Tesla CEO Elon Musk once again pushed for a term of his 2018 consent decree with the SEC to be thrown out. The 2018 settlement with the agency, which came after a settlement in relation to the CEO’s “funding secured” Tweet, required a company lawyer to pre-approve Musk’s Twitter communication. The “government-imposed muzzle” should be ended, in Musk’s opinion.
In September 2018, the SEC announced the terms of its settlement with Musk from claims of securities laws violations, after the CEO announced he was considering taking Tesla private at $420 per share. The terms of Musk’s consent decree with the SEC required him to step down as Tesla’s chairman, two new members to be elected to the company’s board, a $20 million penalty from both Musk and Tesla, and a final condition that “will establish a new committee of independent directors and put in place additional controls and procedures to oversee Musk’s communications.”
Am considering taking Tesla private at $420. Funding secured.
— Elon Musk (@elonmusk) August 7, 2018
Musk has consistently pushed back against the latter-most term, in particular. In a 60 Minutes interview in 2019, Musk said that the SEC’s term that someone must oversee his Tweets is a violation of the First Amendment.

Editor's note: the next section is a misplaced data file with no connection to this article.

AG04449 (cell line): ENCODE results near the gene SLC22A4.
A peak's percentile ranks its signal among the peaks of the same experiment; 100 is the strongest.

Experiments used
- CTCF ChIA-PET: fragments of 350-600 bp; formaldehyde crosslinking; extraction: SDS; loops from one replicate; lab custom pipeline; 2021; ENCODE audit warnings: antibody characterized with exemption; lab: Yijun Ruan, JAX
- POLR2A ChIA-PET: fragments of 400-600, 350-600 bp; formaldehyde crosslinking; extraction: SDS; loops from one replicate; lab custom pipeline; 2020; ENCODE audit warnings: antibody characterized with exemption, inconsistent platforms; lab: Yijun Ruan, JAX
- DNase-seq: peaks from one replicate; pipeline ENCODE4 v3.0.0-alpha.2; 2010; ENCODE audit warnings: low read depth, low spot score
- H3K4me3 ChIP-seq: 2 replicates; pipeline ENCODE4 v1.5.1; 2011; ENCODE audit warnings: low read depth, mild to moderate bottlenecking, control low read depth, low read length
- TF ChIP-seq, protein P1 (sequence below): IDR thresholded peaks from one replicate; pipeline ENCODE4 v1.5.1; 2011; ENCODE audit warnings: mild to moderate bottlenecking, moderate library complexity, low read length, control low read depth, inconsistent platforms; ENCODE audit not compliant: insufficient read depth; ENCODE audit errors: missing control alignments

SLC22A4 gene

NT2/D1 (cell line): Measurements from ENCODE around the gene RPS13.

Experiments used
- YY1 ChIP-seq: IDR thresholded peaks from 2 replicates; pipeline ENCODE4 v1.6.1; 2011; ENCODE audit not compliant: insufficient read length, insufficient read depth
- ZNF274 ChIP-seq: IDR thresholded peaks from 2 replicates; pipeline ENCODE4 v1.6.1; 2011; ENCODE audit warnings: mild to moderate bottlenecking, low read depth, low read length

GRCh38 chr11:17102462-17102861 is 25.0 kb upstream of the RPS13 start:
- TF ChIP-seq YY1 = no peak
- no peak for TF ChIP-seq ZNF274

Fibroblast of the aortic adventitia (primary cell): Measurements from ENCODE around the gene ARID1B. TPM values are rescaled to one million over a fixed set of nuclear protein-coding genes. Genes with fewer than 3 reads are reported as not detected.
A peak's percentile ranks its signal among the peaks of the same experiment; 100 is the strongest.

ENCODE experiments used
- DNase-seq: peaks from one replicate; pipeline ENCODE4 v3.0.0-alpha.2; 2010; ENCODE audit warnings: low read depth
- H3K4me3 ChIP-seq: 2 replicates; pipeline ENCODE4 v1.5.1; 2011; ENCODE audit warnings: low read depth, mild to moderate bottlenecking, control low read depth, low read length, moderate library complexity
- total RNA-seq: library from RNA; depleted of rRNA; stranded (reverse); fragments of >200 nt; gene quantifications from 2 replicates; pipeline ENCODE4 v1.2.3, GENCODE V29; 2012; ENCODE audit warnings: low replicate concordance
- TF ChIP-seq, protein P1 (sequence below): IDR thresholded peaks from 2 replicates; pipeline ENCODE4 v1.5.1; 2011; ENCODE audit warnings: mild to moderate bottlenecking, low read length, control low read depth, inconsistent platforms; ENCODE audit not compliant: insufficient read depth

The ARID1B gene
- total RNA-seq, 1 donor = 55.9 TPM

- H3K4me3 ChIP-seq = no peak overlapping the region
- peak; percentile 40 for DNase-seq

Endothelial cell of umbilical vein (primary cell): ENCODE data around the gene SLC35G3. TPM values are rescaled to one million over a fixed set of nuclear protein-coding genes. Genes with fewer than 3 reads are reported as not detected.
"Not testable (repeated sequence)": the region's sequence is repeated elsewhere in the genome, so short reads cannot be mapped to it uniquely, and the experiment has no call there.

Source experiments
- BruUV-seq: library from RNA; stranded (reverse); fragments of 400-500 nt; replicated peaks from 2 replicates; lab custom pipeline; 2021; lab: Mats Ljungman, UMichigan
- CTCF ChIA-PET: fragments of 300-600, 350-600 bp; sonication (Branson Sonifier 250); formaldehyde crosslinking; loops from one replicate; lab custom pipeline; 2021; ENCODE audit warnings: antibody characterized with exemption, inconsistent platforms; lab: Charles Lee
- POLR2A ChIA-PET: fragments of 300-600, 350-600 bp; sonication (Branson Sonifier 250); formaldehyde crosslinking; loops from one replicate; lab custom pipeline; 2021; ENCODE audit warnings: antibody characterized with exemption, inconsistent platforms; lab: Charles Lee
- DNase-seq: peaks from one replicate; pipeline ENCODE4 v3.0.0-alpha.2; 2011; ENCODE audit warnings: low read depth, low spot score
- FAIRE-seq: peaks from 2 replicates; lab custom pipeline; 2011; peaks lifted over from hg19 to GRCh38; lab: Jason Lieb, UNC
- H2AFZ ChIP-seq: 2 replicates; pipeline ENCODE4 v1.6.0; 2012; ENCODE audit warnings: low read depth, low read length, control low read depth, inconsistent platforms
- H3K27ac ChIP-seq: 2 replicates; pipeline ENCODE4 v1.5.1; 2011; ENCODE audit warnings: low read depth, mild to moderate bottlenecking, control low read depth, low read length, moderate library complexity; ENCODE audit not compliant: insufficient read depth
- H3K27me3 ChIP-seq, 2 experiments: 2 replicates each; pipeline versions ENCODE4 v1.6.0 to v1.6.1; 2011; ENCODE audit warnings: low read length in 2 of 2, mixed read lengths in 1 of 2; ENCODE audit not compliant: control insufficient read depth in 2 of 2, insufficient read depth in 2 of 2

Musk and Tesla attorneys are now pushing for the provision to be thrown out once again. The company filed to have the “government-imposed muzzle” removed from the terms of the settlement, arguing that it is “contrary to the American principles of free speech and open debate,” Reuters said the filing stated.
This is far from the first time Musk and his lawyers have attempted to have the decree thrown out. In April, after requesting the agreement be abolished, U.S. District Judge Lewis Liman refused to throw out the decree because Musk entered the terms of the decree “knowingly and willingly.”
However, Musk’s attorneys argue that the SEC’s overwatch of his actions has become more invasive:
“Under the shadow of the consent decree, the SEC has increasingly surveilled, policed, and attempted to curb Mr. Musk’s protected speech that does not touch upon the federal securities laws. Any objective served by the pre-approval provision has been served.”
Musk maintained the Tweet was truthful and that he had funding secured for the deal. U.S. District Judge Edward Chen, who heard arguments in the suit in March, was skeptical. “It seems to me it’s not factually very complicated,” Judge Chen said. In fact, “funding had not been secured,” he added.
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